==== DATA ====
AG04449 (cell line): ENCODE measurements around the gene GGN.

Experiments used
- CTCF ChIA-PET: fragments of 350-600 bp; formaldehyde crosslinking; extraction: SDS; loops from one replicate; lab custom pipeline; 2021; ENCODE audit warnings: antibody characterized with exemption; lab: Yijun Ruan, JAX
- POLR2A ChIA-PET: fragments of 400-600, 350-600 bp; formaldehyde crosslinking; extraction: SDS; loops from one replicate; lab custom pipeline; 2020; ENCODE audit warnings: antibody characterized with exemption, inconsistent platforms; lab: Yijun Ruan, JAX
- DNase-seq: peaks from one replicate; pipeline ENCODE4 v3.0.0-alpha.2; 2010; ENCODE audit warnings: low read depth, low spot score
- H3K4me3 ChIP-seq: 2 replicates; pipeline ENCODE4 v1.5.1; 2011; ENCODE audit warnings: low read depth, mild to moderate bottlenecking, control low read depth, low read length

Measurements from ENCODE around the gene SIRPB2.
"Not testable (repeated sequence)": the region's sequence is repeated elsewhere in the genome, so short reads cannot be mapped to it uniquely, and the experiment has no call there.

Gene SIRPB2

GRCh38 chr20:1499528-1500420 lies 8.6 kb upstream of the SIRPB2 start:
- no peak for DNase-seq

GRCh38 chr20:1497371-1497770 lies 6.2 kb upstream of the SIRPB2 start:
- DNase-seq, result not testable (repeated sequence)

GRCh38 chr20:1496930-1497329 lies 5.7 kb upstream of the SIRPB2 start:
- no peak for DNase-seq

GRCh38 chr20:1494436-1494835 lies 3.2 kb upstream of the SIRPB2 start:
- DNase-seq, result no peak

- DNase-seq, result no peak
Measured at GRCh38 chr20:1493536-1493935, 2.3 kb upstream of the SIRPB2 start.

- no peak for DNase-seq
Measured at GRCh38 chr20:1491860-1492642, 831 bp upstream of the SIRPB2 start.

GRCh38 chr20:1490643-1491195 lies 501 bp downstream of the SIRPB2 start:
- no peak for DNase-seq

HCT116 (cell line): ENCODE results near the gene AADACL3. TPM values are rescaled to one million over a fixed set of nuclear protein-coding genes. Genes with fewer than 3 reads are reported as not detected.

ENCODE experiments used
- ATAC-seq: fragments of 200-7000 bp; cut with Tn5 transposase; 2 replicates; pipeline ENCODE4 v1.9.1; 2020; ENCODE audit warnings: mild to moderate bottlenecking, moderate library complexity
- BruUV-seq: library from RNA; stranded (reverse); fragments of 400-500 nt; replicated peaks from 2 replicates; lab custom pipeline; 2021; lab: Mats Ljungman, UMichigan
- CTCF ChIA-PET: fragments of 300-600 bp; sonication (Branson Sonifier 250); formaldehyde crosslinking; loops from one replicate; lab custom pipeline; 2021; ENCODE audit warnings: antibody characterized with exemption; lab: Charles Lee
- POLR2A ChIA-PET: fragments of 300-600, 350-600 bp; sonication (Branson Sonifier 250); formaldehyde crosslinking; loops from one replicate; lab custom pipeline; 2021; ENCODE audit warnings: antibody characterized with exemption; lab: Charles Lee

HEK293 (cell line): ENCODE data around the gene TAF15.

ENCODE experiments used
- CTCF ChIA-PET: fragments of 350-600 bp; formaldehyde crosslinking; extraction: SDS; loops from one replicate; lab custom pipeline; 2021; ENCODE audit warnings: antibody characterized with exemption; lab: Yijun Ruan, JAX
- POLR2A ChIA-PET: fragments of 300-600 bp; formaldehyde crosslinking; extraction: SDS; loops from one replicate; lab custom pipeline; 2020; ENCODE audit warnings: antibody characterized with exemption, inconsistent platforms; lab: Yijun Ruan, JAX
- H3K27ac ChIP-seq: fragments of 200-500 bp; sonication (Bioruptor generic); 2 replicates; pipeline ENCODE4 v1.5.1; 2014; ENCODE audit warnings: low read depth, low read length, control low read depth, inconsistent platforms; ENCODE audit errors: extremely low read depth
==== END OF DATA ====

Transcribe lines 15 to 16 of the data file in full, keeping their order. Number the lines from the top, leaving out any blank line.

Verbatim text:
- no peak for DNase-seq

GRCh38 chr20:1494436-1494835 lies 3.2 kb upstream of the SIRPB2 start: